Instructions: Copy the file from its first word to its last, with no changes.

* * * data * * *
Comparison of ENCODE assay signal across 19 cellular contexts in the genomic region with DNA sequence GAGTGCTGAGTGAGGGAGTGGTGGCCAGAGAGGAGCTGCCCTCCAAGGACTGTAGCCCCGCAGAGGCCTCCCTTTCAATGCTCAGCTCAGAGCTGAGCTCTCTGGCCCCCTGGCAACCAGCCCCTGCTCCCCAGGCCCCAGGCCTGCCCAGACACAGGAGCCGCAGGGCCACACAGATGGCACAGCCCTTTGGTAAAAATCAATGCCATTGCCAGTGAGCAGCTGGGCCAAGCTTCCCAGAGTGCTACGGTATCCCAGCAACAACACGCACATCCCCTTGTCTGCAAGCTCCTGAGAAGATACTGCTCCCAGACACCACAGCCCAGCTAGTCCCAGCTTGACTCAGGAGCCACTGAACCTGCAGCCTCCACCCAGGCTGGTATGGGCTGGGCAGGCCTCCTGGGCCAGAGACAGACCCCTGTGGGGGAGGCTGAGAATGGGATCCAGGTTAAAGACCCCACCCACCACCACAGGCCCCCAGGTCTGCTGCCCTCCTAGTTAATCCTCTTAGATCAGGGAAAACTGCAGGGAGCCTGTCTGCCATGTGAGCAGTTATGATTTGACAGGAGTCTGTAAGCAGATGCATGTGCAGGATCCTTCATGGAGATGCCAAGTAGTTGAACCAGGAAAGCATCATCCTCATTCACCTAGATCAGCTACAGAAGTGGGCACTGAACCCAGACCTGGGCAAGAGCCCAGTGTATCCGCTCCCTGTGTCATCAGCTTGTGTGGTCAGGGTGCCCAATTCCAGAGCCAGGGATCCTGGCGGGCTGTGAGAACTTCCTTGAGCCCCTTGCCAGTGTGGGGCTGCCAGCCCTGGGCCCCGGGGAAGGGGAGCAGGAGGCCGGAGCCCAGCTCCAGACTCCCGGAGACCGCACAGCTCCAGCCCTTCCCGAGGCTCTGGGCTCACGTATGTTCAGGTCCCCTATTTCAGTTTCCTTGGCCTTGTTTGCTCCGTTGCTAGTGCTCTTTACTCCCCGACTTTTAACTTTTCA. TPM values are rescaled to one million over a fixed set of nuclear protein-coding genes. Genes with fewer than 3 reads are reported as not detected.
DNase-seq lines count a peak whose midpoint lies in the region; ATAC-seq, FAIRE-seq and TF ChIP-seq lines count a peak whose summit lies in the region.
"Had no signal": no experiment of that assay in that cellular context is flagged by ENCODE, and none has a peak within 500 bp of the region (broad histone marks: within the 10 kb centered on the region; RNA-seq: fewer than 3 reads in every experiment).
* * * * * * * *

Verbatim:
Comparison of ENCODE assay signal across 19 cellular contexts in the genomic region with DNA sequence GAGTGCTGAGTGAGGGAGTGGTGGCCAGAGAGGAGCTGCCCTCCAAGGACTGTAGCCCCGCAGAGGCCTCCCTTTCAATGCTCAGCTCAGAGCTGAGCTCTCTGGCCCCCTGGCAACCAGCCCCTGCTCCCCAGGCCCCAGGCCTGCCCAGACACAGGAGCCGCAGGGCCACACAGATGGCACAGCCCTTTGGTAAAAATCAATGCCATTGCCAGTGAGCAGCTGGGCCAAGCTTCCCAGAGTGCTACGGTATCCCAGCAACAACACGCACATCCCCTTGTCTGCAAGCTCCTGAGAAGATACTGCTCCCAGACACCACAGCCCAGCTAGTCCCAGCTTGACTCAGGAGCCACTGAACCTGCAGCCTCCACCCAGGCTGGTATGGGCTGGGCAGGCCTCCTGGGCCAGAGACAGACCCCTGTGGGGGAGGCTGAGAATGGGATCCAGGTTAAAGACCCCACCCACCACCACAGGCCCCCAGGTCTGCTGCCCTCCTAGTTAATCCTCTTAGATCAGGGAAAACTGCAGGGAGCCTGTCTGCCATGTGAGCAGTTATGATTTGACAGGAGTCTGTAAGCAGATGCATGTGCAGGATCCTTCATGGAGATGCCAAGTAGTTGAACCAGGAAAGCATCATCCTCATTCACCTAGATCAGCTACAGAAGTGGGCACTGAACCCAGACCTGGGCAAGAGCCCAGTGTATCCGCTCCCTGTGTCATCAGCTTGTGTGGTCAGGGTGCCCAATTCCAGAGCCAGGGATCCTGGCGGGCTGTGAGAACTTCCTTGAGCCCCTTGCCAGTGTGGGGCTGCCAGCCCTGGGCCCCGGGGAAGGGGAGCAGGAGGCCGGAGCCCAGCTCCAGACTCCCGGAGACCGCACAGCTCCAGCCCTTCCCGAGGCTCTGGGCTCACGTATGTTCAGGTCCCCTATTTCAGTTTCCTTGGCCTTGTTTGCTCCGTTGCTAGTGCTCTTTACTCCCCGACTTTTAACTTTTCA. TPM values are rescaled to one million over a fixed set of nuclear protein-coding genes. Genes with fewer than 3 reads are reported as not detected.
DNase-seq lines count a peak whose midpoint lies in the region; ATAC-seq, FAIRE-seq and TF ChIP-seq lines count a peak whose summit lies in the region.
"Had no signal": no experiment of that assay in that cellular context is flagged by ENCODE, and none has a peak within 500 bp of the region (broad histone marks: within the 10 kb centered on the region; RNA-seq: fewer than 3 reads in every experiment).